The continuing viability of these precepts is not open to question. F.G. v. MacDonell, 150 N.J. 550, 556 (1997).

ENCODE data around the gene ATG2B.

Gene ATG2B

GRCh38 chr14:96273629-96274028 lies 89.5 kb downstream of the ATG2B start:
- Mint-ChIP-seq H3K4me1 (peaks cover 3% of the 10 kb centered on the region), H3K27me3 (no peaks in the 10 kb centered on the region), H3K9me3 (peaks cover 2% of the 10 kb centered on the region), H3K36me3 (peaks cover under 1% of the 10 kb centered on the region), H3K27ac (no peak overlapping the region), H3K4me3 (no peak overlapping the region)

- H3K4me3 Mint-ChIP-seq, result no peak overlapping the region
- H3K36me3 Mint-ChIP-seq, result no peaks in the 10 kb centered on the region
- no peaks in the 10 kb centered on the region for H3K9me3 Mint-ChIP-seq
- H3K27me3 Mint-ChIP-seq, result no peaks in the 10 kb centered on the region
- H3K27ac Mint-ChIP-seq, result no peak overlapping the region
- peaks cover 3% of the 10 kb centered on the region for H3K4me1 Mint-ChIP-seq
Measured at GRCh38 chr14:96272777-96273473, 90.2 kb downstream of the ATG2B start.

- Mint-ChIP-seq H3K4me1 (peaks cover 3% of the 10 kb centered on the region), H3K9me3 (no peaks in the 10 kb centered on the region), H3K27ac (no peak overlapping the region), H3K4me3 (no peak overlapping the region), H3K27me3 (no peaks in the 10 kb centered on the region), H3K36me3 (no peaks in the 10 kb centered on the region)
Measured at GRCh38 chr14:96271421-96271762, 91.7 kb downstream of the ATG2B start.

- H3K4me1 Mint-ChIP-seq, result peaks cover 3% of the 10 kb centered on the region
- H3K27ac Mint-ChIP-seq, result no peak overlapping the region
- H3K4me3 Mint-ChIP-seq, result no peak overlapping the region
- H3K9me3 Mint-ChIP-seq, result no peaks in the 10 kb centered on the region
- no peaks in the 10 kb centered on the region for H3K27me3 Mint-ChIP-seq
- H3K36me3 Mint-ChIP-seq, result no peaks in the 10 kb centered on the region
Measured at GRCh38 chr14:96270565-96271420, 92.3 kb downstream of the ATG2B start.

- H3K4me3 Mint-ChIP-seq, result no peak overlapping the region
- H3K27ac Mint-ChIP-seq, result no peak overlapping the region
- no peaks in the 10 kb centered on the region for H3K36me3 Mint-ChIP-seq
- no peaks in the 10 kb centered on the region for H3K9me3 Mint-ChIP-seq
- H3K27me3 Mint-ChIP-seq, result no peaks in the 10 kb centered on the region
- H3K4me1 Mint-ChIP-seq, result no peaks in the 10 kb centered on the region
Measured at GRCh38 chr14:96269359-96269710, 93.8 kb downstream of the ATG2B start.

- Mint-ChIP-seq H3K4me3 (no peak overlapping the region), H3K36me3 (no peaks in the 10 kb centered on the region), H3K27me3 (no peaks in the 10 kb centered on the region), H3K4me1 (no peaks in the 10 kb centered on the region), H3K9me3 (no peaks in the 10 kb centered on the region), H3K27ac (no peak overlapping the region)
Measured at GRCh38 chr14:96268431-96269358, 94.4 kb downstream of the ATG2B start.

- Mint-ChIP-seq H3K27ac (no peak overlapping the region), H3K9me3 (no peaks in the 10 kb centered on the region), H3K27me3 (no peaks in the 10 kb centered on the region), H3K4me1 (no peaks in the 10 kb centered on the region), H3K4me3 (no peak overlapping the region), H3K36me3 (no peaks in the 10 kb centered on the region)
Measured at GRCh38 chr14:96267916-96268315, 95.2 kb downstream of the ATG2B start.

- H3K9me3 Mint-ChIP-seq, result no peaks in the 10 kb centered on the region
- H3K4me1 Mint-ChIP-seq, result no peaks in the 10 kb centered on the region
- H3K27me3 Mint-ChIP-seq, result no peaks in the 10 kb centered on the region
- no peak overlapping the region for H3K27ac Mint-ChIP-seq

Plaintiff's complaint, read generously, sets forth the following facts, among others. Rite Aid prominently advertised that it had "the lowest and best prices" on pharmaceuticals. It also actively promoted a best-price guarantee, whereby it would "meet or beat" competitors' prescription prices. Rite Aid pharmacists were encouraged to, and did, charge more than Rite Aid's stated retail price to uninsured customers and other pharmacy customers who were unlikely to challenge its prices. Rite Aid directed its pharmacists to overcharge uninsured pharmacy customers, as well as those who were purchasing "emergency-type" drugs, or drugs designed to remedy an acute condition. These overcharges, referred to as positive overrides, increased prescription prices over Rite Aid's stated retail price from fifty cents to as much as fifteen dollars per prescription. Rite Aid directed and required its pharmacists to raise prescription prices above the Rite Aid retail price on every emergency room prescription, on the first refill of any antibiotic prescription and on certain controlled substances, such as pain killers. In addition, plaintiff asserted that Rite Aid pharmacists were directed to "round up" the stated retail price to the next figure ending in .89 on every prescription--for example, if a prescription's stated retail price was $7.09, Rite Aid pharmacists were required to raise the price to $7.89. If a pharmacy customer asked a prescription price before the prescription was filled, the pharmacist would quote the normal retail price as stated in the company's computer system. When Rite Aid was caught failing to comply with its lowest price program, Rite Aid managers described the "error" as an oversight, and advised concerned customers that the computer system would be updated to reflect the lower price. As part of the alleged "scheme," Rite Aid intentionally sought to, and did, deceive its pharmacy customers into believing that they would be provided Rite Aid's best available price when, in fact, they were charged prices well in excess of Rite Aid's stated retail price.